Pants not source of illness, Fla. firefighters told
The Palm Beach Post
BOCA RATON, Fla. — City firefighters complaining of strange symptoms can't blame their pants for making them sick, a federal inquiry determined.
Even so, the local firefighters union Wednesday was sticking to the conclusion it reached late last year — that department-issued FireWear uniform pants were poisoning them with antimony, a fire retardant and heavy metal related to arsenic.
A month of testing 66 firefighters from Boca Raton and Tamarac, where firefighters also wore the pants, found no indication the pants caused health problems, according to the doctor heading the federal probe.
"Our results indicate that wearing FireWear pants does not cause elevated levels of antimony among firefighters," wrote Dr. Marie de Perio of the National Institute for Occupational Safety and Health, in a letter to Boca Raton Fire Chief Thomas Wood. "Given our findings, we do not believe any further investigation of this issue is warranted."
Of 112 Boca Raton firefighters invited to participate in the federal study, only 24 took part, de Perio's letter noted.
The reason, said Fire Capt. John Luca, the union president who successfully pushed the city to ditch the fire-retardant pants — and raised an alarm that prompted two other state fire departments to do the same — was that the firefighters knew the tests would reveal nothing.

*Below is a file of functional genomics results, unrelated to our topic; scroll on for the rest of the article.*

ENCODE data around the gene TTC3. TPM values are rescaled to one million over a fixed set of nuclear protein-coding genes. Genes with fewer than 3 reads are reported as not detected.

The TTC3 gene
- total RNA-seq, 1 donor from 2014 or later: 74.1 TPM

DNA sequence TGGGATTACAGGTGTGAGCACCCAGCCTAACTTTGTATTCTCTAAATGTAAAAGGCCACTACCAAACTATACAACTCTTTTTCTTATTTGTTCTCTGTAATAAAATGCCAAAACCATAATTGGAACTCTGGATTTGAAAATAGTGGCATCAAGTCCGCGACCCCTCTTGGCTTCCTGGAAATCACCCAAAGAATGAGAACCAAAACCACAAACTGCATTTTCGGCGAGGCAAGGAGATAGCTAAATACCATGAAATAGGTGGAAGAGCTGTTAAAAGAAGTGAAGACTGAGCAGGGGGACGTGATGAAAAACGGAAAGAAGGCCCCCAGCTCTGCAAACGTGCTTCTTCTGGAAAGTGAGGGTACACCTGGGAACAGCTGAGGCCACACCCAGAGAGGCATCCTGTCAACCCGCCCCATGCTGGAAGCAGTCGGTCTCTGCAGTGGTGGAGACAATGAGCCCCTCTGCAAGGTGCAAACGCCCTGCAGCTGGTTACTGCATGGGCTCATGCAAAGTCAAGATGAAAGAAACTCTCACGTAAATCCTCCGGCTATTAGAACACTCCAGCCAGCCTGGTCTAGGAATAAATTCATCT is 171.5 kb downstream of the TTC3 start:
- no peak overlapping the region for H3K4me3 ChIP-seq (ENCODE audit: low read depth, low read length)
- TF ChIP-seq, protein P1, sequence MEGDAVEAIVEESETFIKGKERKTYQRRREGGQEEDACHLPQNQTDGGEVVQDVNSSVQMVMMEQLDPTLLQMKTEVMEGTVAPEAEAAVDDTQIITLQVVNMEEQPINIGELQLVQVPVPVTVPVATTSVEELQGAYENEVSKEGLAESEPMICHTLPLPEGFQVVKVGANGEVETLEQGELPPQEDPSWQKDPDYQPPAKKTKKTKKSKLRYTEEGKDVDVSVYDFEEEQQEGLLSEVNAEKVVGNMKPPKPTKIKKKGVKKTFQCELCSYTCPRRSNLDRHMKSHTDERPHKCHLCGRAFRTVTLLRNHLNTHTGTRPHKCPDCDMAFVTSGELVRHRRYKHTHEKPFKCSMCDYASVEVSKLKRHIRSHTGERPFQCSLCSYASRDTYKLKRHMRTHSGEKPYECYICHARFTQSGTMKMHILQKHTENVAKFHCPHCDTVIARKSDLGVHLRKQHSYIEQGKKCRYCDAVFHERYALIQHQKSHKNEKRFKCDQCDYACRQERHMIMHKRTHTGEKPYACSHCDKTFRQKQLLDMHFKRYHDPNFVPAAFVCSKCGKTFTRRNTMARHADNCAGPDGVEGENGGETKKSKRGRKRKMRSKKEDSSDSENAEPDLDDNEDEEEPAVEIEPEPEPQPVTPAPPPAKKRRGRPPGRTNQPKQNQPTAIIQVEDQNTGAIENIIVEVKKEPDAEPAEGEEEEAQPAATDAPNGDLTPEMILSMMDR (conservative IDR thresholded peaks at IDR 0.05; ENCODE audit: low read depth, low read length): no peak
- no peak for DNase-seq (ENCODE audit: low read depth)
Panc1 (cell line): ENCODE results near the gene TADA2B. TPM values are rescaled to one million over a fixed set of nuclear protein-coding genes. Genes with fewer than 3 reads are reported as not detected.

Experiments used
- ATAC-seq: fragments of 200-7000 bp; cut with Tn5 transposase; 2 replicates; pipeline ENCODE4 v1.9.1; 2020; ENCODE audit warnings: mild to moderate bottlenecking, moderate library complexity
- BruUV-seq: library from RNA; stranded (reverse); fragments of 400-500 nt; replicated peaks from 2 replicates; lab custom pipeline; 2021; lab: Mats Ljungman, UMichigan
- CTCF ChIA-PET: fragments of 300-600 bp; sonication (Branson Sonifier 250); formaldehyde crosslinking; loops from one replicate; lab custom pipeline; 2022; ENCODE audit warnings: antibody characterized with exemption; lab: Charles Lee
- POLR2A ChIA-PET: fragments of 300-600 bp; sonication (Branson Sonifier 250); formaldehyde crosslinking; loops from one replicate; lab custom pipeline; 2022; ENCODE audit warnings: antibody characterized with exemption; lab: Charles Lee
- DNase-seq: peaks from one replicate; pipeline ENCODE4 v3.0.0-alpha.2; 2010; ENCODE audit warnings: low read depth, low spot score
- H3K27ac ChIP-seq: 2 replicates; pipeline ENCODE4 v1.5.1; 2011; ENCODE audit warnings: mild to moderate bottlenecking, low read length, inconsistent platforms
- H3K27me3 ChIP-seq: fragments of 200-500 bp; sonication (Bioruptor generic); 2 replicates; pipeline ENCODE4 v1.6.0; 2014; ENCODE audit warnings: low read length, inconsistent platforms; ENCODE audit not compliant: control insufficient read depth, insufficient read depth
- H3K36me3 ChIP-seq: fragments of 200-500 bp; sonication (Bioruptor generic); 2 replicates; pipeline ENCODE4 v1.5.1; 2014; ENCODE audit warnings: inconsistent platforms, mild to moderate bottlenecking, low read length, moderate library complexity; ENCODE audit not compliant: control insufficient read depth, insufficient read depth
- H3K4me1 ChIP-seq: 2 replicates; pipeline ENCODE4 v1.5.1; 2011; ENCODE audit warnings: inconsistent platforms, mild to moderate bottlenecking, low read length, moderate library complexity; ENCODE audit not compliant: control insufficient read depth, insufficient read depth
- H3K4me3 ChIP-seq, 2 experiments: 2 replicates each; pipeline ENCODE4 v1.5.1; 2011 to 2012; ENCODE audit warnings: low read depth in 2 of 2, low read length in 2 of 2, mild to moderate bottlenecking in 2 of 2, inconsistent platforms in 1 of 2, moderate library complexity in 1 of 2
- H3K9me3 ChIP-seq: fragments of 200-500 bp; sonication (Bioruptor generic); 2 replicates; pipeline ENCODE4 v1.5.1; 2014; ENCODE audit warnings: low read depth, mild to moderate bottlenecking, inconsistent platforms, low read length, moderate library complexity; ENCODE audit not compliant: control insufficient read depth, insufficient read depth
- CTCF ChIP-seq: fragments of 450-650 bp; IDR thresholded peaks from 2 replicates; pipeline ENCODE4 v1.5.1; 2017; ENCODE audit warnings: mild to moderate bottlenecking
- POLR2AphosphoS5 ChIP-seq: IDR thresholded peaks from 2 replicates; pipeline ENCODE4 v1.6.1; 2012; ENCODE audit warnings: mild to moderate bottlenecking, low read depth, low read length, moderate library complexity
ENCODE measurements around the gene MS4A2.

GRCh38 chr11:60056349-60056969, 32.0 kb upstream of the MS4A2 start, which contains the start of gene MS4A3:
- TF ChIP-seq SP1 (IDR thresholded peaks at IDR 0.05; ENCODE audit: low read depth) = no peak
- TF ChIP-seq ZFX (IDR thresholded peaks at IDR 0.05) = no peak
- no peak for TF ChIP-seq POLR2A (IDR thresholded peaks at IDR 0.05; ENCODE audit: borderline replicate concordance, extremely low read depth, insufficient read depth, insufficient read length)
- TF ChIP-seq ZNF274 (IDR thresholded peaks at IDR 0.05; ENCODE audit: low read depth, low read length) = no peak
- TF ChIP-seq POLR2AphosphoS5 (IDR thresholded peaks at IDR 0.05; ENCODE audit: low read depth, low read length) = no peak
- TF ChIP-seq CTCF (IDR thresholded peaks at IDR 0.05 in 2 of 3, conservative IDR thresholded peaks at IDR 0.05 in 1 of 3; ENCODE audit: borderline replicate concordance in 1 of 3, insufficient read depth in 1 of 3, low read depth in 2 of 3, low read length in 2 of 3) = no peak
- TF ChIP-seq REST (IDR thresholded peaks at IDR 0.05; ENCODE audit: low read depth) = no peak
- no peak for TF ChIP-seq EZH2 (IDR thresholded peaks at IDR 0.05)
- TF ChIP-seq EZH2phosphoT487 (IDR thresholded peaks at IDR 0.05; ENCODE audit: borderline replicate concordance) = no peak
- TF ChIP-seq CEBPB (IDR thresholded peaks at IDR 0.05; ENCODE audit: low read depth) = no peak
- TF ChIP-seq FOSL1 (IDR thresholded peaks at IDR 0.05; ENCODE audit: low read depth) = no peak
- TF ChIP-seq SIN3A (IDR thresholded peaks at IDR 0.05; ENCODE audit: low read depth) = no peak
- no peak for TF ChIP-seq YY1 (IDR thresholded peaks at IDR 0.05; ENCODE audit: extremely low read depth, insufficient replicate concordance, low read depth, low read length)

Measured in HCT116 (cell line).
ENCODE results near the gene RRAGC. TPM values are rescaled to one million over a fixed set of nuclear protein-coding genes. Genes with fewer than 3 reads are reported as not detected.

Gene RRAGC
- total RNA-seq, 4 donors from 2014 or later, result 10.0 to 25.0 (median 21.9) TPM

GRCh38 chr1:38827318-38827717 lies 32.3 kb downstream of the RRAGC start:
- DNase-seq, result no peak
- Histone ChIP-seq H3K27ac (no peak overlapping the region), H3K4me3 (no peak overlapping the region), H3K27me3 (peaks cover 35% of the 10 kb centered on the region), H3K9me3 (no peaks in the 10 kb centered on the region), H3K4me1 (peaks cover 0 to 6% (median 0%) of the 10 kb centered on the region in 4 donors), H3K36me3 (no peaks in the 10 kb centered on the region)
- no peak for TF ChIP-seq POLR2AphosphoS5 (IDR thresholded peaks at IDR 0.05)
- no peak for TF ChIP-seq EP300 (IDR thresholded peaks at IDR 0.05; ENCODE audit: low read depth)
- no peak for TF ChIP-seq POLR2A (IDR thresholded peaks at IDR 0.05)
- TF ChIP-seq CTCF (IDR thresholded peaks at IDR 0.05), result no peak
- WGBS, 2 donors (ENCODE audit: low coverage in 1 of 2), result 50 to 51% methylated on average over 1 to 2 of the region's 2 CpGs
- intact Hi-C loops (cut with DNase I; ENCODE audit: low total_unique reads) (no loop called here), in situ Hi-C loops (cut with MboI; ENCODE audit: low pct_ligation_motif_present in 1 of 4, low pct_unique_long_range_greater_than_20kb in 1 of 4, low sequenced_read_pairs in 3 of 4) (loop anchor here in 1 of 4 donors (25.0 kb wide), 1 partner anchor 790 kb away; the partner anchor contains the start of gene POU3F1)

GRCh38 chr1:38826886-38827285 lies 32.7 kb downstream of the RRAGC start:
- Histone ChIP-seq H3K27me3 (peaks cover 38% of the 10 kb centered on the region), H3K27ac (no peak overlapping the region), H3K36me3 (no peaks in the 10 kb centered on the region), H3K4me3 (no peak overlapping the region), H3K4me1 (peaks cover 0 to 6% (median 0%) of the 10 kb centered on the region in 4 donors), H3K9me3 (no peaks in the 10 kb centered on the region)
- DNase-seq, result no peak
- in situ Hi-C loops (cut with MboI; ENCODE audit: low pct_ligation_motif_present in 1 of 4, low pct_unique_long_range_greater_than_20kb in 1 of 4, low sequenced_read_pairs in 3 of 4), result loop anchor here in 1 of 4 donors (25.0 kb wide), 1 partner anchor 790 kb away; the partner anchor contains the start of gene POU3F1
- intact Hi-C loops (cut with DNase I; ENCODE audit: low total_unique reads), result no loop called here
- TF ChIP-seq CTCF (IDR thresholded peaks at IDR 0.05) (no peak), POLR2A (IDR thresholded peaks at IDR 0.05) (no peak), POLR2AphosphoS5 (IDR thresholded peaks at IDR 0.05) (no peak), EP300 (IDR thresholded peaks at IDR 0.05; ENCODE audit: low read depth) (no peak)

"There's a lot of conflicting information here. A lot of us were told that what they were doing is not valid," Luca said. "They did not do a comprehensive medical review of all of our members. They did a test that they knew was going to come up with false readings."
At issue for the firefighters was whether urine tests, rather than hair samples, would reveal evidence of long-term antimony exposure. Based on information from toxicologists and medical experts the union consulted, Luca said, the answer was no.
Also at play, Luca said, was the advice of the Ferraro Group, a Miami-based product liability law firm retained by a handful of union members, including Luca.
"People retained the law firm," said Luca, who didn't participate in the federal review. "They were told not to participate."
In September, the union formed a committee to investigate the cause of the firefighters' ailments after Luca, who suffered nerve problems including trembling and weakness, became suspicious of the pants.
Thirty-six firefighters submitted hair samples to Dr. Leonard Haimes, a holistic physician in Boca Raton, who sent the hair to a Chicago lab for testing.
Thirty of those tested showed "very elevated" antimony levels, Haimes and the union said.
Soon after the tests, firefighters filed worker's compensation claims but were denied pending the federal review. Now that the inquiry is complete, those claims will be turned down, city officials said.
"We're pleased to have received the report," Assistant City Manager George Brown said Wednesday.
"We're glad that that part of the process is complete and the indications are positive for the individuals."
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